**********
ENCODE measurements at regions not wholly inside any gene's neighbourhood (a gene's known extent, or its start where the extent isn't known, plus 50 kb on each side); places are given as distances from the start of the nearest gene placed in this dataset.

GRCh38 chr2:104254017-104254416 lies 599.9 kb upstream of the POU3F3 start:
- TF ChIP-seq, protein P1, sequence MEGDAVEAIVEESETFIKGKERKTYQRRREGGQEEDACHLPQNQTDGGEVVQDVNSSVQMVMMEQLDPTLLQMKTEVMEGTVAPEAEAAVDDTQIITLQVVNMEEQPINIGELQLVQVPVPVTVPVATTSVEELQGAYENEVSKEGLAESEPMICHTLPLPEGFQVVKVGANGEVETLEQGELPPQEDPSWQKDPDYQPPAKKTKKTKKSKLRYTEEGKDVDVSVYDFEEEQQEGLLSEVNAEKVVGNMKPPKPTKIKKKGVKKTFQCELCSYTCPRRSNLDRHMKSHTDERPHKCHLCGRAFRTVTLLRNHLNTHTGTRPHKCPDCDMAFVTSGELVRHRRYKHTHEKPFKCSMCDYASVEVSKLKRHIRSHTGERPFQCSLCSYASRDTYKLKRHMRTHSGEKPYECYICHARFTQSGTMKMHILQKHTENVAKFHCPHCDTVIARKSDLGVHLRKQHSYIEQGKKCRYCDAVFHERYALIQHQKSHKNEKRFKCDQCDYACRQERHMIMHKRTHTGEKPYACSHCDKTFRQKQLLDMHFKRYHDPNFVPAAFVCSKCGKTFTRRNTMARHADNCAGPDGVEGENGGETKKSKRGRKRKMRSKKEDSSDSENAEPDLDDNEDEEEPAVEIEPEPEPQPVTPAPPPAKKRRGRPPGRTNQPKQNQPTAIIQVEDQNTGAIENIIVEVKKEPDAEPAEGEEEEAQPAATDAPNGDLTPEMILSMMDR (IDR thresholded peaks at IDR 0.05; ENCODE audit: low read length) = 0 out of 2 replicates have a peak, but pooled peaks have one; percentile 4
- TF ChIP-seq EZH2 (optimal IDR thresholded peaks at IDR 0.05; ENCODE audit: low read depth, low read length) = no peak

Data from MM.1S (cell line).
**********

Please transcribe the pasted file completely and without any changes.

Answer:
ENCODE measurements at regions not wholly inside any gene's neighbourhood (a gene's known extent, or its start where the extent isn't known, plus 50 kb on each side); places are given as distances from the start of the nearest gene placed in this dataset.

GRCh38 chr2:104254017-104254416 lies 599.9 kb upstream of the POU3F3 start:
- TF ChIP-seq, protein P1, sequence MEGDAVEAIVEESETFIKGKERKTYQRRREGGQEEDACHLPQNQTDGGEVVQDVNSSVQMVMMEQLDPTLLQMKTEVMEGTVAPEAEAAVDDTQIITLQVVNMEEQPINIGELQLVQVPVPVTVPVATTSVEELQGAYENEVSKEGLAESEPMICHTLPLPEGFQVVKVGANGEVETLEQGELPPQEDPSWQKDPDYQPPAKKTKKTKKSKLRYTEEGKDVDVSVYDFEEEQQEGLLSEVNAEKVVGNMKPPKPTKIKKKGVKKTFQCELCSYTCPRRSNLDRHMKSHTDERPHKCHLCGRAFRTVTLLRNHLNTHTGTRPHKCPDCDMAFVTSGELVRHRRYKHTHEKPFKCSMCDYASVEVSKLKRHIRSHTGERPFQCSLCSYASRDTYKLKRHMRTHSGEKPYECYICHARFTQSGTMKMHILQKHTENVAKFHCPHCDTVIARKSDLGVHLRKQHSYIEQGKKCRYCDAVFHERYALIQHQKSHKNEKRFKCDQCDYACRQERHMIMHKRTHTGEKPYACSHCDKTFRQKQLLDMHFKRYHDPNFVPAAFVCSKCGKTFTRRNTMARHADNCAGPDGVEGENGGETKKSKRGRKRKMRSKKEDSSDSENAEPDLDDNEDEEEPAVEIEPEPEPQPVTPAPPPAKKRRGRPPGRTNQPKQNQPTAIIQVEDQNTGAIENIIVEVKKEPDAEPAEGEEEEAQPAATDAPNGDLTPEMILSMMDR (IDR thresholded peaks at IDR 0.05; ENCODE audit: low read length) = 0 out of 2 replicates have a peak, but pooled peaks have one; percentile 4
- TF ChIP-seq EZH2 (optimal IDR thresholded peaks at IDR 0.05; ENCODE audit: low read depth, low read length) = no peak

Data from MM.1S (cell line).